The firm of Lord & Hewlett continued to design projects such as the City Club (c.1902-04),[iv] The Brooklyn Masonic Temple, 317 Claremont Ave (1906) (built along with Pell & Corbett, Architects),[v] the Smith College Library (1909), the Senator Clark mansion on Fifth Avenue, the Danbury (Connecticut) Hospital, St. John’s Hospital (now the site of the Citicorp office building) in Long Island City,[vi] and the initial branch of the Brooklyn Hospital (1920).[vii]
This simple, 2-story, 5-bay, brick building features a projecting dentilated cornice with a dog tooth course of brickwork beneath. The projecting entrance has Ionic columns and a frieze above that reads “Brooklyn Public Library.” An unusually small window, now covered over in tile, can be seen underneath each main window. In between each set of windows is a row of mosaics and copper tiles. This branch suffered a fire in 1922 and went through two other major rehabilitations in 1960-63 and 1986-89.
The interior maintains the original layout of a large, open reading room with a mezzanine. The reading room contains two original fireplaces with mantels.
Land from Louis Power and wife 1908 (28,000). Cost of structure 58,578.93 (Prendergast, 149)
[i] “The Trustees are of the opinion that in establishing branch libraries it is of great importance to establish them, as far as possible, in conspicuous positions on well frequented streets. In some measure the same principles should be applied that would govern in the selection of a site for a retail store. The fact that a branch library is constantly before the eyes of the neighboring residents so that all are familiar with its location will undoubtedly tend to increase its usefulness.” George L. Rives, Secretary of The New York Public Library (1901). From the NYPL Executive Committee Minutes as quoted in Phyllis Dain, The New York Public Library (New York: New York Public Library, 1972), 237, in Mary B. Dierickx, The Architecture of Literacy: The Carnegie Libraries of New York City (New York: The Cooper Union for the Advancement of Science and Art and The New York City Department of General Services, 1996), 27.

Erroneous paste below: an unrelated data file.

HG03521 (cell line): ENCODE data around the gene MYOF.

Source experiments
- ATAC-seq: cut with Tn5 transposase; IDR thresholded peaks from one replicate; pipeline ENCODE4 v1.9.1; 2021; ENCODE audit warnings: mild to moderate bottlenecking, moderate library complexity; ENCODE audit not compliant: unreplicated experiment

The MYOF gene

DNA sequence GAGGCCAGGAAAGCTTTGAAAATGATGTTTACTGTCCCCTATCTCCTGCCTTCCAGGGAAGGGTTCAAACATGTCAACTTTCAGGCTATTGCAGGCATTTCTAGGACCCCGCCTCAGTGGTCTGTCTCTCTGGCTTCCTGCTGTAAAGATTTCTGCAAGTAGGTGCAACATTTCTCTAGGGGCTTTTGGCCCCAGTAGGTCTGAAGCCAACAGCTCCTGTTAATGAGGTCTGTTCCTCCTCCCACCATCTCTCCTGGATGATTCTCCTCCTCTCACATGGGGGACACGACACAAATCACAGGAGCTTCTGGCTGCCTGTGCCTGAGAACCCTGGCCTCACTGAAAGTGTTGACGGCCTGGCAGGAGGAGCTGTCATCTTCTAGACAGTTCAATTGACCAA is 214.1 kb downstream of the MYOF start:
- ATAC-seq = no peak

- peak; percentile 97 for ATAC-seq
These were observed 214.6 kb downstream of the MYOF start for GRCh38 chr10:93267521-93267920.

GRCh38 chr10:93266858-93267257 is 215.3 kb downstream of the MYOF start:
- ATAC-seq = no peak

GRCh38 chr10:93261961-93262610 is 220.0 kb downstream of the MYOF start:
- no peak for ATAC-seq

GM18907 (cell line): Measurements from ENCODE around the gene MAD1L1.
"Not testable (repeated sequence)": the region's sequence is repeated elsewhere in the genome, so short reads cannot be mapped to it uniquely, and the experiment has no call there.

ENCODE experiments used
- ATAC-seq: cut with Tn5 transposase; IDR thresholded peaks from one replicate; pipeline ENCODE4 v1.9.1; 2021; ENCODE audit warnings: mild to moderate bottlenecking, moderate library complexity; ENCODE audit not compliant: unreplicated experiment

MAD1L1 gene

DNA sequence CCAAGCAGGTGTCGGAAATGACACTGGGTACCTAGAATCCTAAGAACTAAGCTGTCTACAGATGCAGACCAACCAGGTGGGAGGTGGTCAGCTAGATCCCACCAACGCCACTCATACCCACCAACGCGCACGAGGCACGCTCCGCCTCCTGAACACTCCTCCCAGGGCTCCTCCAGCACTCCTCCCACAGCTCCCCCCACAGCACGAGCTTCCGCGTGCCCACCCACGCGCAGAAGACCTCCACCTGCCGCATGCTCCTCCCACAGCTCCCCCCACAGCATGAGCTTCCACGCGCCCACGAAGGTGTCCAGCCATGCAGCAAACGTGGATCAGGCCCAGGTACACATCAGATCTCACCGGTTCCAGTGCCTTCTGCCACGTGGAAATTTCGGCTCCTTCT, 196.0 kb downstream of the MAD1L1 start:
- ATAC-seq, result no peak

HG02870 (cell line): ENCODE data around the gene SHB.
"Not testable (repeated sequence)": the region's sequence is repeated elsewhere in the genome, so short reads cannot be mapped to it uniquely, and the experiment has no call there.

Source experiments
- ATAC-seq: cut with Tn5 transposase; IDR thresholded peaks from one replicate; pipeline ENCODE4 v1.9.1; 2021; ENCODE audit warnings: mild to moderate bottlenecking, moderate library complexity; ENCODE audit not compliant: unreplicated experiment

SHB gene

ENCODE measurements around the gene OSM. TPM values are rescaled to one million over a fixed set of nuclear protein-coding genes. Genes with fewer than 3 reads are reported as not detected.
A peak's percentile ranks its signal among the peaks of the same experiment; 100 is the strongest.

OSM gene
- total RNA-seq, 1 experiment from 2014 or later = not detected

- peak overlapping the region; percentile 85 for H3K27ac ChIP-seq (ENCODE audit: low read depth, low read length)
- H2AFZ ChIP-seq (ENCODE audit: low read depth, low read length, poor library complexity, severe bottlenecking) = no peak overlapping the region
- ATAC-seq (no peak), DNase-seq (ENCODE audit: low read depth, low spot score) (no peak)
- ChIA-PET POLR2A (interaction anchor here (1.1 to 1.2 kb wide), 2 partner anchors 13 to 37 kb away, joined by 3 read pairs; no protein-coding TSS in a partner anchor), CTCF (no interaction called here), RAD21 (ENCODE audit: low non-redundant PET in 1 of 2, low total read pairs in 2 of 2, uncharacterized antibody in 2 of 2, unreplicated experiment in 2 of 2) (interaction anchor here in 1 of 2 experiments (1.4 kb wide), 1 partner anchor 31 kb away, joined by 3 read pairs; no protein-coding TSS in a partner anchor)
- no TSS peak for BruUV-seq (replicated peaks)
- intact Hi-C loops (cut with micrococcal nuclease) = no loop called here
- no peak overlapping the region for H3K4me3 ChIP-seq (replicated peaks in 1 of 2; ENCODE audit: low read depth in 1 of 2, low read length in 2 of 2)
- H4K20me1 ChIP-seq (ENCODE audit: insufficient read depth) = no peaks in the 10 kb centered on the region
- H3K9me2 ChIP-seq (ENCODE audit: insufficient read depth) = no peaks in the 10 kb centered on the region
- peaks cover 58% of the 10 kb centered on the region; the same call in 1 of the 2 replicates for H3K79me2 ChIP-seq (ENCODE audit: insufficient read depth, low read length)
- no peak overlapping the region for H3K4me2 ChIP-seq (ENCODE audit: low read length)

[ii] Lehman College Art Gallery: http://www.lehman.edu/vpadvance/artgallery/publicart/bio/hewlett.html
[iii] Norval White & Elliot Willensky, AIA Guide to New York City, 4th ed. (New York: Three Rivers Press, 2000), 16-17, 199, 343, 353, 447, 509.
[iv] “The City Club, by the way, is soon to move into new quarters. Organized in 1892, it has grown and prospered beyond expectation. Its first home was at 677 Fifth Avenue. At present it is in temporary headquarters. The new club-house, designed by Lord & Hewlett, is quite a model in its way. The interior decorations and furnishings are being done by the Coventry Blue Company, which I believe consists of Mrs. Mason Davidge (Bishop Potter’s daughter), with Mr. Everett Shinn as art adviser” (The Critic: An Illustrated Monthly Review of Literature, Art and Life (Vol. XLII, No. 3, March 1903), 202).
[v] “They took the word “temple” literally in 1909. Some of the vigorous polychromy that archaeologists believe was painted onto 5th century B.C. Greek temples is recalled here in fired terra-cotta” (White and Willensky, AIA Guide, 700).
[vi] Lehman College Art Gallery.
[vii] White and Willensky, AIA Guide, 699.